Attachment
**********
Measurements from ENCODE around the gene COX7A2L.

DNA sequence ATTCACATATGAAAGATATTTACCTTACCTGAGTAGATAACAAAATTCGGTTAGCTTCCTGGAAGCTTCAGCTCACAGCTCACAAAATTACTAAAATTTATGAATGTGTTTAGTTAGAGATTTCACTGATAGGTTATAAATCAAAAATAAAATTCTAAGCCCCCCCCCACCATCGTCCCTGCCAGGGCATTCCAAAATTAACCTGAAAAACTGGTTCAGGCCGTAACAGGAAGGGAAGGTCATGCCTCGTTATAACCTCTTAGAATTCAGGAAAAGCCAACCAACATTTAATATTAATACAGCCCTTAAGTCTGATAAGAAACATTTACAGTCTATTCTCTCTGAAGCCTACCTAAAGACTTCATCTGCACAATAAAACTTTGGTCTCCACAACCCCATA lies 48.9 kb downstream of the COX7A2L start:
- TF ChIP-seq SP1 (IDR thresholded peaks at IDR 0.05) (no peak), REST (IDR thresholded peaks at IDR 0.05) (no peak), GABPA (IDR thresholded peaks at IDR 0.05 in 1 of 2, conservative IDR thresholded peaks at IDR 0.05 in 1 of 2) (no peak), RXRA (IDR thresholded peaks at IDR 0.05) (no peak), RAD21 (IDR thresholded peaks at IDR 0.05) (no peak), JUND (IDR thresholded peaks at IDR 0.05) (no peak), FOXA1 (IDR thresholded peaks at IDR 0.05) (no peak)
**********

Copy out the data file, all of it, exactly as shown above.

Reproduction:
Measurements from ENCODE around the gene COX7A2L.

DNA sequence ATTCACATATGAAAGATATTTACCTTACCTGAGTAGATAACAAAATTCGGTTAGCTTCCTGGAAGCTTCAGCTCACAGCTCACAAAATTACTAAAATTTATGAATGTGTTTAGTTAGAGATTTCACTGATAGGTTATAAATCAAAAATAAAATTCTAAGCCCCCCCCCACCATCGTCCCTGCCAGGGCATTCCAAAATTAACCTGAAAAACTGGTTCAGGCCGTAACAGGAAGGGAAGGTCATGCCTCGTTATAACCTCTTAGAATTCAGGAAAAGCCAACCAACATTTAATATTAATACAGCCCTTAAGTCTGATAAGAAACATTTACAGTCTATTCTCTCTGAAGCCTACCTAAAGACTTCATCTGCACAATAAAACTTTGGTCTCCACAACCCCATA lies 48.9 kb downstream of the COX7A2L start:
- TF ChIP-seq SP1 (IDR thresholded peaks at IDR 0.05) (no peak), REST (IDR thresholded peaks at IDR 0.05) (no peak), GABPA (IDR thresholded peaks at IDR 0.05 in 1 of 2, conservative IDR thresholded peaks at IDR 0.05 in 1 of 2) (no peak), RXRA (IDR thresholded peaks at IDR 0.05) (no peak), RAD21 (IDR thresholded peaks at IDR 0.05) (no peak), JUND (IDR thresholded peaks at IDR 0.05) (no peak), FOXA1 (IDR thresholded peaks at IDR 0.05) (no peak)